Gadsden, Tennessee is a typical Southern small town, located north of Jackson, which is itself about another 45 minutes north of Memphis, the nearest big city. When Scotty Moore was born there 82 years ago, on December 27, 1931, it was little more than a hamlet — exactly the kind of place where most of the great formative American rock and blues musicians — from Ike Turner to Johnny Cash to Levon Helm — came from. So perhaps in that sense he was primed to lead the charge in developing a new musical style on the guitar.
The ignition point of Moore’s fame was, of course, his introduction to Elvis Presley by Sun Records’ owner and house producer Sam Phillips. But a lesser guitarist would not have been as well prepared as Moore to help make history. After being introduced to rudimentary six-string by his buddies, Moore started copping jazz and country licks from records. By the turn of the ’50s, some of the best jazz guitarists around were, arguably, the country music session players in Nashville, who included Hank Garland, Harold Bradley and, of course, Chet Atkins. And Moore devoured their work.
Atkins in particular became a model for Moore, who was plying his own speedy versions of Atkins’ fingerpicked licks in his band “the Starlight Wranglers” when he was spotted by Phillips. Together with another Phillips recruit, bassist Bill Black, Moore entered Sun Studios with Presley in 1954 and their scalding version of bluesman Arthur Crudup’s “That’s All Right (Mama)” propelled them into the grueling lifestyle of road musicians, ricocheting through the South and Midwest in their sedan and eventually reaching the national limelight.
The key to Moore’s propulsive, percussive and yet melodic sound was his picking technique. He combined the use of a flatpick with his fingers to produce the rolling rhythm figures and slicing single note juxtapositions on classic early Presley recordings like “Mystery Train” and “Good Rockin’ Tonight.” These instant radio smashes spread throughout the South, in particular, like magpies in flight, influencing a host of guitarists just a few years younger than Moore who became eager to build on the foundation being laid by the recordings of Presley, Jerry Lee Lewis and other foundational rockers. These emerging guitarists — the likes of Billy Lee Riley, Charlie Feathers, Sleepy LaBeef and Eddie Cochran — adopted and adapted Moore’s style and the wave they created became known as rockabilly.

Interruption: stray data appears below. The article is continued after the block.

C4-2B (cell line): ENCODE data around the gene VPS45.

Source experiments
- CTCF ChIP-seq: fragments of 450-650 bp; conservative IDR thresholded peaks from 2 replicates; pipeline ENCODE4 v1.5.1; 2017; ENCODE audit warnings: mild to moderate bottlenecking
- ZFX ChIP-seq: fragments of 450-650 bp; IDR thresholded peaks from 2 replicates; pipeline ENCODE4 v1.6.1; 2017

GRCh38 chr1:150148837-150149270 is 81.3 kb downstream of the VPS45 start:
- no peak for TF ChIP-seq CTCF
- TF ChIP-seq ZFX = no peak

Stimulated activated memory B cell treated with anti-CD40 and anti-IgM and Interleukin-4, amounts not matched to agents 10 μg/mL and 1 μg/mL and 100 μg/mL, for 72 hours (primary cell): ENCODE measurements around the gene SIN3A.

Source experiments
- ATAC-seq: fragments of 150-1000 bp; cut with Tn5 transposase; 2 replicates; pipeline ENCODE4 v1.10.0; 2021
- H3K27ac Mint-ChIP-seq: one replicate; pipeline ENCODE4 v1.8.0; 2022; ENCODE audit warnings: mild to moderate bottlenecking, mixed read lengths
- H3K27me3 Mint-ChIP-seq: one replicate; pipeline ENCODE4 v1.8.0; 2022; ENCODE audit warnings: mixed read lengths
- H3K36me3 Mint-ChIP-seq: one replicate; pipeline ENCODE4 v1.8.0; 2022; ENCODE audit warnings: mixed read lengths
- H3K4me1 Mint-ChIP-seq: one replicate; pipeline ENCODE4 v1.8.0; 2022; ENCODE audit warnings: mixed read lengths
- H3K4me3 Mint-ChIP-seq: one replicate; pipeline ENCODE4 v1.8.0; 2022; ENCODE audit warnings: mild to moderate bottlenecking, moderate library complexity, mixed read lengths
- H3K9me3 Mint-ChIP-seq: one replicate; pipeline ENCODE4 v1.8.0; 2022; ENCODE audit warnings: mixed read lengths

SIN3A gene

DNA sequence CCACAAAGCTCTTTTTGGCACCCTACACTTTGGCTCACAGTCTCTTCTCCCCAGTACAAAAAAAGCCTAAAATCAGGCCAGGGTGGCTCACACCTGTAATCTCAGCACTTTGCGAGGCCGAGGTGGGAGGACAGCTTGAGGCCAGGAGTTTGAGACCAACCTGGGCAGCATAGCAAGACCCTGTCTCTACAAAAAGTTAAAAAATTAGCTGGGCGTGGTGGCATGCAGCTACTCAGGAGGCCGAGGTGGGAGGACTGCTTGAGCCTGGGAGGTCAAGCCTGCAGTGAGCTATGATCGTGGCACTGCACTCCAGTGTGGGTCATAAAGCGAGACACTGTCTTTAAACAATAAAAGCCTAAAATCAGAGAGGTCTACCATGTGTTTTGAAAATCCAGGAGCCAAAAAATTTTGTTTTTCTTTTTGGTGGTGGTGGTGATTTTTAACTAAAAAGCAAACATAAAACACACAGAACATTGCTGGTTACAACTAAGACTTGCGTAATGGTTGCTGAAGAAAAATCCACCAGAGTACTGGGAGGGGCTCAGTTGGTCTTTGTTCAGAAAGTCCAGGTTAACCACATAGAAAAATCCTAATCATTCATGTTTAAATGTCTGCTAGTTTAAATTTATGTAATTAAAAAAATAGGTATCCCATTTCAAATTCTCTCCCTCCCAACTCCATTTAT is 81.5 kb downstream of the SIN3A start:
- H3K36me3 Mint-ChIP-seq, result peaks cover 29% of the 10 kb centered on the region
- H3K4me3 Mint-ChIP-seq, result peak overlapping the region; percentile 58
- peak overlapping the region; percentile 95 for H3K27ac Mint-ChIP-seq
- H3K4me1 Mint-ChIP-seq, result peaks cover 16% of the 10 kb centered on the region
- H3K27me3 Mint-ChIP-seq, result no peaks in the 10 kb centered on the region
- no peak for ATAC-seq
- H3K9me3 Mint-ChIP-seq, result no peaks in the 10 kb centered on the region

Of course, Moore wasn’t the style’s only pillar. He and a handful of other musicians in Memphis — which has been a meeting point for cultures since the early European settlers began trading with Native Americans along the city’s bluffs — were forging their own guitar-based fusion of country, jazz and blues. The most notable were Carl Perkins and the Johnny Burnette Trio. But it’s the sound of Moore’s fat bodied Gibson ES-295 that first boomed out of radios across the U.S.
Moore was also able to duplicate the slapback echo Phillips put on his studio tracks when he played on stage with Presley thanks to his use of a Ray Butts EchoSonic amp, which sported a built-in tape unit. That also helped enflame the imaginations of other pickers who saw him perform.
Moore’s approach is so indelibly grained in the guitar zeitgeist that the premiere ES-295 produced by the Gibson Custom Shop today is called the Scotty Moore model. The guitar is a gorgeous golden hollowbody tone machine with a floral pickguard, fit to bear the name of a six-string king.
Although Moore played his namesake ES-295 and others until the 2000s, when arthritis made it impossible for him to perform, he also employed other Gibson guitars during his six-decade career. These have included an L-5 and a Super-400. Today, the Rock ‘n’ Roll Hall of Fame inductee lives in retirement in the countryside outside of Nashville.